The prognosis of patients with pancreatic ductal adenocarcinomas (PDAC) remains dismal with a five-year survival of less than 5%. It is hoped that understanding the molecular mechanisms contributing to the invasive nature and the resistance of PDAC to chemotherapy will provide the bases for new molecular-targeted therapies. To this end, we show here for the first time that there is a dynamic interaction between TGF? and STAT3 activities, which contribute to the invasiveness of PDAC and that targeting these pathways may block invasion and enhance sensitivity to chemotherapy. One of the hallmarks of tumor progression is a switch of TGF? signaling from tumor suppression to tumor promotion. This seemingly paradoxical aspect of TGF? signaling is under extensive investigation. TGF? signals through both Smad-dependent and Smad-independent pathways. Our studies indicate that anti-invasive functions of TGF? in PDAC require Smad signaling. However, more than half of PDACs possess allelic deletion or inactivating mutations of the Smad4 gene. Moreover, in tumor cells that possess intact Smad components, oncogenic signals can attenuate Smad signaling or alter TGF? transcriptional responses to favor tumor promotion. We found that STAT3 was constitutively activated in PDAC and that there is reciprocal negative regulation between Smads and STAT3 pathways. In Smad4 intact cells, knocking down STAT3 enhanced Smad signaling and inhibited TGF? mediated motility and invasion. In Smad4 deficient PDAC cells, STAT3 activity cooperates with and is required for TGF? induced motility and invasion. Our preliminary results also suggest that that STAT3 remains activated in PDAC treated with Gemcitabine and EGFR-kinase inhibitors. Blocking TGF?/STAT3 axis prevented invasion and enhanced sensitivity to Gemcitabine. Our central hypothesis is that oncogenic alterations in PDAC cause an aberrant TGF?/STAT3 axis that is functionally linked to both invasiveness and resistance to chemotherapy. We will test this hypothesis by completing the following aims.
Aim 1. Determine the role of STAT3 in regulating Smad signaling and determine whether this influences tumor progression in PDAC.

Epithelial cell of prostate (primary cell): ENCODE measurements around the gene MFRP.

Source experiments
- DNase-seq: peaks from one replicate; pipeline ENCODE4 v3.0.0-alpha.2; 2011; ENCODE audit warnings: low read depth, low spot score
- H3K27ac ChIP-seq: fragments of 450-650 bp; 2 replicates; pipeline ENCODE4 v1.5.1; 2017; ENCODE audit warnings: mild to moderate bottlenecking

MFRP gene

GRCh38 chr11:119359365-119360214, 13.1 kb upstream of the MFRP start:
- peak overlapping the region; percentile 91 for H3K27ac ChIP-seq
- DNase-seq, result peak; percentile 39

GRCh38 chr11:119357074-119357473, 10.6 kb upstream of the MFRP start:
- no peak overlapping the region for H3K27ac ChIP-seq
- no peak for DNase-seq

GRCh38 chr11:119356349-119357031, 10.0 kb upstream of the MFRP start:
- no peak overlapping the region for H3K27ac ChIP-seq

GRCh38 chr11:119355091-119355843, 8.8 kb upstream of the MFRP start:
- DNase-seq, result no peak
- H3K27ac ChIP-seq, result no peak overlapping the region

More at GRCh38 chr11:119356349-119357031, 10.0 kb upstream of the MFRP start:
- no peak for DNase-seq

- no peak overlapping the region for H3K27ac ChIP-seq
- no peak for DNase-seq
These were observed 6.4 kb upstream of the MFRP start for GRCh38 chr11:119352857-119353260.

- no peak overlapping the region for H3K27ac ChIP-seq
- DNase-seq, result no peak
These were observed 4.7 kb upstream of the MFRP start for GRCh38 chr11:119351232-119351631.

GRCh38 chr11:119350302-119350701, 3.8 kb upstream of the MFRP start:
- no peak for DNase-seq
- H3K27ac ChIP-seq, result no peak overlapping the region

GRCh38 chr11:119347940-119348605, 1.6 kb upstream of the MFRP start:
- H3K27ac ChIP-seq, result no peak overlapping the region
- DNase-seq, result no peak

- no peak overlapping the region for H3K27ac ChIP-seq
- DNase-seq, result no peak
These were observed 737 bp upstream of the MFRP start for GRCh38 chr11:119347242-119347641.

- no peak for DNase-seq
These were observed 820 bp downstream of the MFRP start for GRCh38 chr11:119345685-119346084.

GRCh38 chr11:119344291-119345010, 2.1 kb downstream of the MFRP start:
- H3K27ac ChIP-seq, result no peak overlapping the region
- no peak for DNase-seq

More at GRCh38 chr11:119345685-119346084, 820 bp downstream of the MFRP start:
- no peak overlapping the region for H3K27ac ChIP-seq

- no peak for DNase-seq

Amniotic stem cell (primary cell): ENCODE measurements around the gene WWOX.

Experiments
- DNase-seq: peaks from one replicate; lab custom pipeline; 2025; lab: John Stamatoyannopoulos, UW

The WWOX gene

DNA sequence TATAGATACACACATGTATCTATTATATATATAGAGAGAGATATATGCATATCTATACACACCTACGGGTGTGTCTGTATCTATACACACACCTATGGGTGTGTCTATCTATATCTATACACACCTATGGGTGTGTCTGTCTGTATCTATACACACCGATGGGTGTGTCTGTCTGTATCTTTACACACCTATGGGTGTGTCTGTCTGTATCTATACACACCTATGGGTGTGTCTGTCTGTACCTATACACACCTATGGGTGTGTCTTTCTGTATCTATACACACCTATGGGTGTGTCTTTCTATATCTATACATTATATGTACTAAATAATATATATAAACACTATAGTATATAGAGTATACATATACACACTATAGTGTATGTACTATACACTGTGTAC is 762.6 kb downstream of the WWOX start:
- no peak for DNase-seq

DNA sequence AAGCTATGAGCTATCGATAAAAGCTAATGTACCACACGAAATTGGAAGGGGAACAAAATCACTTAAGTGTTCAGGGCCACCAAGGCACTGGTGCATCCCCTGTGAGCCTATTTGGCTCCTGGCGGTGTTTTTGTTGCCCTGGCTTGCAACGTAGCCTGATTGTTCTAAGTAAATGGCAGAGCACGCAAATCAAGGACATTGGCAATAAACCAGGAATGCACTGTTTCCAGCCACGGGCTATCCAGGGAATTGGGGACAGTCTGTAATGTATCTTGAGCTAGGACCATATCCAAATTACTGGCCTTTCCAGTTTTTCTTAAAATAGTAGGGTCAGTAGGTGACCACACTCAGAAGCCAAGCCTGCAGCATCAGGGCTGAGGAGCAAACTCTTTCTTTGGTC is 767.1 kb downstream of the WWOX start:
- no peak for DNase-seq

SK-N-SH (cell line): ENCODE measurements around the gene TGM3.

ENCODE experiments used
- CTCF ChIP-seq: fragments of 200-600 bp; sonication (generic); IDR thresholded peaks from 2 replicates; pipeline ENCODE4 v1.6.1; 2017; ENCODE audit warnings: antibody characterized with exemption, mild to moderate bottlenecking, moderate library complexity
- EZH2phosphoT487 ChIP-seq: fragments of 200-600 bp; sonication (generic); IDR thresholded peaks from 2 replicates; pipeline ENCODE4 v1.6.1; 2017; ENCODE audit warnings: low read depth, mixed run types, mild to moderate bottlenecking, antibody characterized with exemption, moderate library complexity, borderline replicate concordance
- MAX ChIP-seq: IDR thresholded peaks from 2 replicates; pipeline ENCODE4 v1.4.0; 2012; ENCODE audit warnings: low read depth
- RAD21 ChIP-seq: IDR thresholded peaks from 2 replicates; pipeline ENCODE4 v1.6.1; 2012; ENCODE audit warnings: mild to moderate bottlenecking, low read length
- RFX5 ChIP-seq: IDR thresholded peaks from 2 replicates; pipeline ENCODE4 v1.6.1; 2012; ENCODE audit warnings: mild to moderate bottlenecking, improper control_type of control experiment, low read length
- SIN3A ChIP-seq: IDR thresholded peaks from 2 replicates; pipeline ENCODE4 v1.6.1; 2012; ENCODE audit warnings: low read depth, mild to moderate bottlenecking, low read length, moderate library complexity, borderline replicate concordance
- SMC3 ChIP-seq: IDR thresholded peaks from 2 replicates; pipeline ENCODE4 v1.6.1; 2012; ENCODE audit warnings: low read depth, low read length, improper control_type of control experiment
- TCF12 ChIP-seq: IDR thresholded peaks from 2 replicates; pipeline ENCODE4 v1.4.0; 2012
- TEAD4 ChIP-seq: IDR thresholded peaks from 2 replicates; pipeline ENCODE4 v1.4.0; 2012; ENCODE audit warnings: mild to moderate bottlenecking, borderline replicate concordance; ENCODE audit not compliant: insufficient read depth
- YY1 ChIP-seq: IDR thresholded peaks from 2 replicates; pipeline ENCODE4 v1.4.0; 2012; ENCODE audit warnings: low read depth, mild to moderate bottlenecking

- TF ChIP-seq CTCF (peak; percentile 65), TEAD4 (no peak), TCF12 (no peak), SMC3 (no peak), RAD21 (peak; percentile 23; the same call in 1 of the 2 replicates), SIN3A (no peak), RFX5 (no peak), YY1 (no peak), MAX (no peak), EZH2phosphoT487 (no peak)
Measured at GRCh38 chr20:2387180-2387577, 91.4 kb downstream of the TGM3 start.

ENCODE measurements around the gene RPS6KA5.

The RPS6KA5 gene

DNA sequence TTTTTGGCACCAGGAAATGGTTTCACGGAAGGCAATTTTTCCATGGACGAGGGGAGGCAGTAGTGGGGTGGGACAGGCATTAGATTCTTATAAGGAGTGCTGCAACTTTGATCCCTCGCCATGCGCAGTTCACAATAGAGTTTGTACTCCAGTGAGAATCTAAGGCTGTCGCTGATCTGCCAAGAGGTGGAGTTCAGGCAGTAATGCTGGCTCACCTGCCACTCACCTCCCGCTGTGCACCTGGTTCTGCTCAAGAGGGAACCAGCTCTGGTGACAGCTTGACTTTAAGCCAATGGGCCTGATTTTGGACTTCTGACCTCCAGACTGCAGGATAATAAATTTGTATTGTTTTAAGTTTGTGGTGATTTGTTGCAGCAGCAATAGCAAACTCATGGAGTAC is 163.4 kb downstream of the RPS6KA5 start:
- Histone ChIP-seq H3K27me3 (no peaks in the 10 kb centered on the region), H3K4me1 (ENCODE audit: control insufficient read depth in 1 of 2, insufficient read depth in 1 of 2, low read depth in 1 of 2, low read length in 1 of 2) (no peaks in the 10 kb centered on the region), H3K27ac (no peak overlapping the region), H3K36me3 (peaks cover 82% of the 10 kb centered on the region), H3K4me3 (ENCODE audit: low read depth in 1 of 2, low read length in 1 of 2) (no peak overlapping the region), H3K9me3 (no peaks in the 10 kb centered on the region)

Aim 2. Determine the role that cross talk between STAT3 activity and Smad4-independent TGF? signaling plays in tumor progression.
Aim 3. Determine whether targeting the TGF?/STAT3 axis improves therapy of PDAC. The completion of these studies will further define the molecular and functional relationship between TGF? and STAT3 and the role these interaction play in the invasiveness and response of PDAC to conventional therapies. Ultimately, a successful outcome of these studies may provide the bases for new clinical trials.

Public Health Relevance

Pancreatic cancer is the fourth leading cause of cancer deaths in the United States with a five-year survival rate of less than 5%. The studies proposed in the current application will investigate the role that interaction of TGF2 and STAT3 play in the invasive properties and resistance of pancreatic cancer to chemotherapy. These studies include pre-clinical assessment for targeting the TGF?/STAT3 axis and if successful should provide support for clinical trials.

National Institute of Health (NIH)
National Cancer Institute (NCI)
Research Project (R01)
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Tumor Cell Biology Study Section (TCB)
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Jhappan, Chamelli
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University of Texas Health Science Center San Antonio
Internal Medicine/Medicine
Schools of Medicine
San Antonio
United States
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